Stephen Covey’s ride on the USS Santa Fe
With sadness we learn of the passing of Stephen Covey today, aged. 79.
Stephen had a tremendous impact not only on my life, but through me, on the lives of those I had the privilege to lead. It started indirectly, when, after a period of reflection and
tough going I discovered the 7 Habits of Highly Effective People. The overall approach of private victory then public victory, describing our growth as proceeding from dependence through independence to interdependence struck me as incredibly simple yet powerful. I applied what I learned to my life immediately.
Later, when assigned to command the USS Santa Fe, I applied his 7 Habits approach at the organizational level. I gave every officer and chief who reported a copy of his book. We would have seminars discussing the various habits and the application of those habits made Santa Fe a more effective submarine.
It turned out that Stephen was doing some work for the navy and learned about what we were doing on Santa Fe. He expressed an interest in riding the ship and the navy set it up. We were scheduled to conduct a one-day transit from the port of Lahaina on the neighboring island of Maui back to Pearl Harbor. This would be a perfect time for him to ride. It was also when we had set up a family member cruise and were expecting about 80 family members to ride as well.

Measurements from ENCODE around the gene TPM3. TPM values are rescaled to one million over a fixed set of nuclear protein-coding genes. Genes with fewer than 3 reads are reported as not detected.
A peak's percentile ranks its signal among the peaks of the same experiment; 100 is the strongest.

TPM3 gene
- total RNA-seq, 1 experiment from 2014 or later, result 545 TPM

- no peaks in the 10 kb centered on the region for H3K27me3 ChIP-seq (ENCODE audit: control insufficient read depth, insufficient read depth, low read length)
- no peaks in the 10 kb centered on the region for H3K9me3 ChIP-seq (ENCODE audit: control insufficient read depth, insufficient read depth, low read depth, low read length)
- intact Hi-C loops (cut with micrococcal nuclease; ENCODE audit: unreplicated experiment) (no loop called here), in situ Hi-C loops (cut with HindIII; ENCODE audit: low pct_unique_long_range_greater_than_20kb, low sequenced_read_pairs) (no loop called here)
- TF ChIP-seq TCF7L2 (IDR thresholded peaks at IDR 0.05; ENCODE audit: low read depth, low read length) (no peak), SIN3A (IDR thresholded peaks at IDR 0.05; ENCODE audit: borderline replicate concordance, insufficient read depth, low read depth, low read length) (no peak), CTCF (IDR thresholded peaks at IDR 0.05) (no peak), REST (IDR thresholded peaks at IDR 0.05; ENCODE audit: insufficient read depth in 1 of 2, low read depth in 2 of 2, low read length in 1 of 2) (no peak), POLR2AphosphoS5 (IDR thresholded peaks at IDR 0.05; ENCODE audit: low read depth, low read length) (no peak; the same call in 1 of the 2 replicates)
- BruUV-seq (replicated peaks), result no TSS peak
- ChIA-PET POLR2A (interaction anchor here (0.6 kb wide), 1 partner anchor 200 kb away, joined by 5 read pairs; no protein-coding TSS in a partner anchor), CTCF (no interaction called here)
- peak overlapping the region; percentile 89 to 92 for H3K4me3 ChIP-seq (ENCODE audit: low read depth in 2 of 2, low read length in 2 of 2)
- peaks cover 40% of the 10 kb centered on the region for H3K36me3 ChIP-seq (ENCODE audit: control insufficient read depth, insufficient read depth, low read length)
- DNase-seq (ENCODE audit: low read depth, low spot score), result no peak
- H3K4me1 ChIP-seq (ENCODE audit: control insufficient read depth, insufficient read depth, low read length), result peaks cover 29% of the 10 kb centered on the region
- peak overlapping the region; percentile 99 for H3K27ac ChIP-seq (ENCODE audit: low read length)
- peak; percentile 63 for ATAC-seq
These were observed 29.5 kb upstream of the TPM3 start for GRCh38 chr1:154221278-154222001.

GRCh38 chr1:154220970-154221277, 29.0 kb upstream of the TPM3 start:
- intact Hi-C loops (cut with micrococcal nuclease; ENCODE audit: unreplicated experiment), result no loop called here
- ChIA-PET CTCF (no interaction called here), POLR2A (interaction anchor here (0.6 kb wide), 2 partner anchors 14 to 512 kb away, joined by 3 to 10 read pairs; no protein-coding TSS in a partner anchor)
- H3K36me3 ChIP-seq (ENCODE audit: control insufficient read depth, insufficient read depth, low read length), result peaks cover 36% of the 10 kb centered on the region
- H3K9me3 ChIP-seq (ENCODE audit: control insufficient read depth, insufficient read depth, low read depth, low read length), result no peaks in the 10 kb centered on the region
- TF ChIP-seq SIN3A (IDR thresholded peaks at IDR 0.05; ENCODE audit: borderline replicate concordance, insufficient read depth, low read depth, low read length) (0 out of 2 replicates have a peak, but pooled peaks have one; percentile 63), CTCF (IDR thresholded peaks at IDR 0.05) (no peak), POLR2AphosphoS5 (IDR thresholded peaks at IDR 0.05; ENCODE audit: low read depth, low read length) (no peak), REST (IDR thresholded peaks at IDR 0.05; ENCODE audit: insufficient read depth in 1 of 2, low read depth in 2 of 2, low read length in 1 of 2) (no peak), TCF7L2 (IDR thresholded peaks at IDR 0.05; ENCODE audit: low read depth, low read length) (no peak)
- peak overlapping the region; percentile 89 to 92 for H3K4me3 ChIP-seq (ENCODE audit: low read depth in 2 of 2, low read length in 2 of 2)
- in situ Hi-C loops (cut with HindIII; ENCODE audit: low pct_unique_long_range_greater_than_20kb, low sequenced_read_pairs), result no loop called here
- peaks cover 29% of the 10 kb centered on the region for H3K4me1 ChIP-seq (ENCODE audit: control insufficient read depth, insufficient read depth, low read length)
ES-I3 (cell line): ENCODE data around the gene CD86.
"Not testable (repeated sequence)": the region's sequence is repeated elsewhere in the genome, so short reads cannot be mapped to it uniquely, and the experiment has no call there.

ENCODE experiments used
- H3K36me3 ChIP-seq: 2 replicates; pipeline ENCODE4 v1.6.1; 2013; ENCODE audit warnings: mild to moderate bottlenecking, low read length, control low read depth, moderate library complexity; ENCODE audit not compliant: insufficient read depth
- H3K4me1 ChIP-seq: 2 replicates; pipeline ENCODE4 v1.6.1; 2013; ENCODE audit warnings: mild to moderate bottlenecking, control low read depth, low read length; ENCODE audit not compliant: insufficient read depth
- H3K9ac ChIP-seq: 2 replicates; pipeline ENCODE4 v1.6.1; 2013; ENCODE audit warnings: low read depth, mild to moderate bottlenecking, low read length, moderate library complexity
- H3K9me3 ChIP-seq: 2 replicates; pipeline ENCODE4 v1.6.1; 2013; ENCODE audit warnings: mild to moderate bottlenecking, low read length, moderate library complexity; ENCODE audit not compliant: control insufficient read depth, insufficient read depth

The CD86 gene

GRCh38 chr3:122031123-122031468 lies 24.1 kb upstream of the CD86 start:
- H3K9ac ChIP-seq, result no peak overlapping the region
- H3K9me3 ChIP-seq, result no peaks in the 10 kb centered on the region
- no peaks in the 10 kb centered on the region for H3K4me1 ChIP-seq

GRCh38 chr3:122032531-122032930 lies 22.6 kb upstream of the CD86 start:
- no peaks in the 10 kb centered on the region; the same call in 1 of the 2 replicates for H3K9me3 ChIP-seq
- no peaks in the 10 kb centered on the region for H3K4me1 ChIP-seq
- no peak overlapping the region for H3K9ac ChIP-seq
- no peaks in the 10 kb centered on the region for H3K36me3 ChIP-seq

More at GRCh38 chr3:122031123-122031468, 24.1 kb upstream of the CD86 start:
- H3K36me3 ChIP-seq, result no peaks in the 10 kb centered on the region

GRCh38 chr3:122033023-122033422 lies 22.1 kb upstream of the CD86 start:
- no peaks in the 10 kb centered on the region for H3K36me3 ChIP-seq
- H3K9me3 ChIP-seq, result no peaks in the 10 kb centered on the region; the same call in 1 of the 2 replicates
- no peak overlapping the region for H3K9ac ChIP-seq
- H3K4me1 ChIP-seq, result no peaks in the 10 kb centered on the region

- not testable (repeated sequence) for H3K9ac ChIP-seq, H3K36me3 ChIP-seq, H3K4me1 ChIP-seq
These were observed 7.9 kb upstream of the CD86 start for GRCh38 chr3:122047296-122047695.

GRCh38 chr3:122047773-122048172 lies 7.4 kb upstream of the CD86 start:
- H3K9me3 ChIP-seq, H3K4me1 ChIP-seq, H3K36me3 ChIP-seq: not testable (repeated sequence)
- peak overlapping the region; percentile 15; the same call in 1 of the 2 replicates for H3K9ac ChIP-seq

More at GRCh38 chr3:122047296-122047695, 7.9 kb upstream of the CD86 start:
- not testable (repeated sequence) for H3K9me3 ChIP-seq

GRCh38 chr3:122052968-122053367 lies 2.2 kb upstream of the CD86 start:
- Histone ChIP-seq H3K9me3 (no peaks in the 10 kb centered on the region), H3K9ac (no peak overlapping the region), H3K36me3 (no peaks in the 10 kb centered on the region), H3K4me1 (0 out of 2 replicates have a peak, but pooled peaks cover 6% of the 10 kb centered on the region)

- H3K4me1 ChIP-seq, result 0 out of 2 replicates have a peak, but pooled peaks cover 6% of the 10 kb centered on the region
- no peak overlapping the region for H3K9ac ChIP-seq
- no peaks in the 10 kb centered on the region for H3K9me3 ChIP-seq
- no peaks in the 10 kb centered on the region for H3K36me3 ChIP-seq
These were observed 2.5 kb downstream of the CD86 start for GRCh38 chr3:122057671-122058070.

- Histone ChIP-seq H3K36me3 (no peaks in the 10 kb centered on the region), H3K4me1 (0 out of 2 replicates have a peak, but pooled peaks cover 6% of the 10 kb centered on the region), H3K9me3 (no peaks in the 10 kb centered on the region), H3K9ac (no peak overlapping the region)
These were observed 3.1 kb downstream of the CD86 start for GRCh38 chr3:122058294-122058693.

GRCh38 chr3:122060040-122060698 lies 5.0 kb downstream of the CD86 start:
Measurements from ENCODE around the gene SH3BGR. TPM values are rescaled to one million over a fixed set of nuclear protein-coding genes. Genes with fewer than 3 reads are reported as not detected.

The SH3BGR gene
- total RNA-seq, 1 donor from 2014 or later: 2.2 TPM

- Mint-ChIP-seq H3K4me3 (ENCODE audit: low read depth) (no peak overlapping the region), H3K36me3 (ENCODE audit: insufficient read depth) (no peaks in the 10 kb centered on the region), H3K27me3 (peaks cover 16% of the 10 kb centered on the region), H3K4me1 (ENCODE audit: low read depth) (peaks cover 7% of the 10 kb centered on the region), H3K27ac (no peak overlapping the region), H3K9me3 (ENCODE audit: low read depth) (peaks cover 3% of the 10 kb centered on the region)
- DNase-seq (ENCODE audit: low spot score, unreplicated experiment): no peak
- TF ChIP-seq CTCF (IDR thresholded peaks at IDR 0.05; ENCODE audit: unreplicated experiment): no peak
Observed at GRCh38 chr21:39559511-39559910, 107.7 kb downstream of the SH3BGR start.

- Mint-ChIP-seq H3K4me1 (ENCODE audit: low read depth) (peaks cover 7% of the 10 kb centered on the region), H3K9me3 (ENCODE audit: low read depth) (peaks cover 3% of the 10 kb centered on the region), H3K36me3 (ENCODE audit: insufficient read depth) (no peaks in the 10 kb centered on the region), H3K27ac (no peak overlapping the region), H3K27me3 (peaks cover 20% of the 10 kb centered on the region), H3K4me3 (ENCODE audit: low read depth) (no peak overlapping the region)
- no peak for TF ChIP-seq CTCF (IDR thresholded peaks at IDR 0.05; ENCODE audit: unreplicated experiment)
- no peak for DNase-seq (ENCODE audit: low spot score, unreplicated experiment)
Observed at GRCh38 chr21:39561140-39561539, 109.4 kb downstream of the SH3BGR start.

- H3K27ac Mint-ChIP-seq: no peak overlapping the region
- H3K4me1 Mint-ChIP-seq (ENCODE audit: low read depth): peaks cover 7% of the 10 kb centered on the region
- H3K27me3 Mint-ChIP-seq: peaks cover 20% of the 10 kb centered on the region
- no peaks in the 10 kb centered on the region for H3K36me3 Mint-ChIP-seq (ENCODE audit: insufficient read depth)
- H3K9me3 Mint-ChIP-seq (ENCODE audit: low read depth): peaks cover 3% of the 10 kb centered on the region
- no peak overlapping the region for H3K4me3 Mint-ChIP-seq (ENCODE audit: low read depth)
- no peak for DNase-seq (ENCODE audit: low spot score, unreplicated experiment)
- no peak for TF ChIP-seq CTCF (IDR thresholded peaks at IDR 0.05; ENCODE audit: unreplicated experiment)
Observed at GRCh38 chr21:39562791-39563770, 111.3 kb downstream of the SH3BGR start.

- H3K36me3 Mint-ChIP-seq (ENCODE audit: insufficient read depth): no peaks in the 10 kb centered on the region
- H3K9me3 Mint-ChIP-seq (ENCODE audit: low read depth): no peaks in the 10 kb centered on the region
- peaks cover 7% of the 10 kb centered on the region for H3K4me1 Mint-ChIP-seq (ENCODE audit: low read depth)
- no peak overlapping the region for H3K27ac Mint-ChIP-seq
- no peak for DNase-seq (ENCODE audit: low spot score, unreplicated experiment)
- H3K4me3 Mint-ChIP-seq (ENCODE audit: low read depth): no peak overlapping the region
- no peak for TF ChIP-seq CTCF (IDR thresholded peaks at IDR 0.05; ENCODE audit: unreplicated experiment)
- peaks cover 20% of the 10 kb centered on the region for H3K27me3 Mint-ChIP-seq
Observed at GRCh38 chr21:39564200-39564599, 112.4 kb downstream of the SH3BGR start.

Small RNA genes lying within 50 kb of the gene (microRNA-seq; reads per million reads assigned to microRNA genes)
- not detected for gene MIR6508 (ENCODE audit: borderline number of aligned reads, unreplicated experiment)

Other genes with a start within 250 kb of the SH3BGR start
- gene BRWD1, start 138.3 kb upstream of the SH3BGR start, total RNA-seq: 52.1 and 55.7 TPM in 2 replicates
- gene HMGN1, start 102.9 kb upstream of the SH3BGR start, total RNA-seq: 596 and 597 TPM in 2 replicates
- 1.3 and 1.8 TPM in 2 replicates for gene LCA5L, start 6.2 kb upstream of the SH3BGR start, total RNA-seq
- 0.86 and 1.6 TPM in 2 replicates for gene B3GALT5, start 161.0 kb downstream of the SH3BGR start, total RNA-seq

I was apprehensive about having both events at the same time. I thought the presence of the family members would present a distorted picture of how Santa Fe operated. Further, I wasn’t sure how I’d appropriately apportion my time between running Santa Fe, Stephen, and the family members.
It worked out perfectly! Stephen was working on a book for families and held a special talk just for the family members. His message was that they played a critically important role in the success of the ship and placed high value on family. It was a win-win.
Stephen spent the entire day onboard, talking with crew members, looking through the periscope and driving the ship. He was tremendously interested in the people, and how they worked together. Everyone he talked to felt better about themselves afterward, especially me.
He remained interested in how Santa Fe did and was happy to hear of the subsequent successes the ship had, including the selection of 9 of the officers for submarine command. I was honored that he included USS Santa Fe in his book, The Eight Habit, and agreed to write the foreword to Turn the Ship Around!
Stephen, thank you for your influence, clear thinking, and enthusiasm for life. We will miss you.